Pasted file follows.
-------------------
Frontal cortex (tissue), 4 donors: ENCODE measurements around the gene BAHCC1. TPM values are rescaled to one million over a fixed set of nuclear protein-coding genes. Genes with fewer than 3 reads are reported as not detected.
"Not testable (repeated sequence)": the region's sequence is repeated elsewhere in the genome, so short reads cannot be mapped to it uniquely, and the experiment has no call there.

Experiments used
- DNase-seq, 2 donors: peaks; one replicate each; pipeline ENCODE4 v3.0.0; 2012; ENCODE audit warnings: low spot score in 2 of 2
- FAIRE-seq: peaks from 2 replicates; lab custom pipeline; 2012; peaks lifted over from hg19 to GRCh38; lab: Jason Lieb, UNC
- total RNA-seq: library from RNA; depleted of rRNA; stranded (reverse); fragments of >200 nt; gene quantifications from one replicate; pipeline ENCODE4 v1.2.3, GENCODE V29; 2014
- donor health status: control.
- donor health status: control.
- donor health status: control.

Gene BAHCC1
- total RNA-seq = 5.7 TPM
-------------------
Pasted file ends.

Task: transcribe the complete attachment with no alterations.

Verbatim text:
Frontal cortex (tissue), 4 donors: ENCODE measurements around the gene BAHCC1. TPM values are rescaled to one million over a fixed set of nuclear protein-coding genes. Genes with fewer than 3 reads are reported as not detected.
"Not testable (repeated sequence)": the region's sequence is repeated elsewhere in the genome, so short reads cannot be mapped to it uniquely, and the experiment has no call there.

Experiments used
- DNase-seq, 2 donors: peaks; one replicate each; pipeline ENCODE4 v3.0.0; 2012; ENCODE audit warnings: low spot score in 2 of 2
- FAIRE-seq: peaks from 2 replicates; lab custom pipeline; 2012; peaks lifted over from hg19 to GRCh38; lab: Jason Lieb, UNC
- total RNA-seq: library from RNA; depleted of rRNA; stranded (reverse); fragments of >200 nt; gene quantifications from one replicate; pipeline ENCODE4 v1.2.3, GENCODE V29; 2014
- donor health status: control.
- donor health status: control.
- donor health status: control.

Gene BAHCC1
- total RNA-seq = 5.7 TPM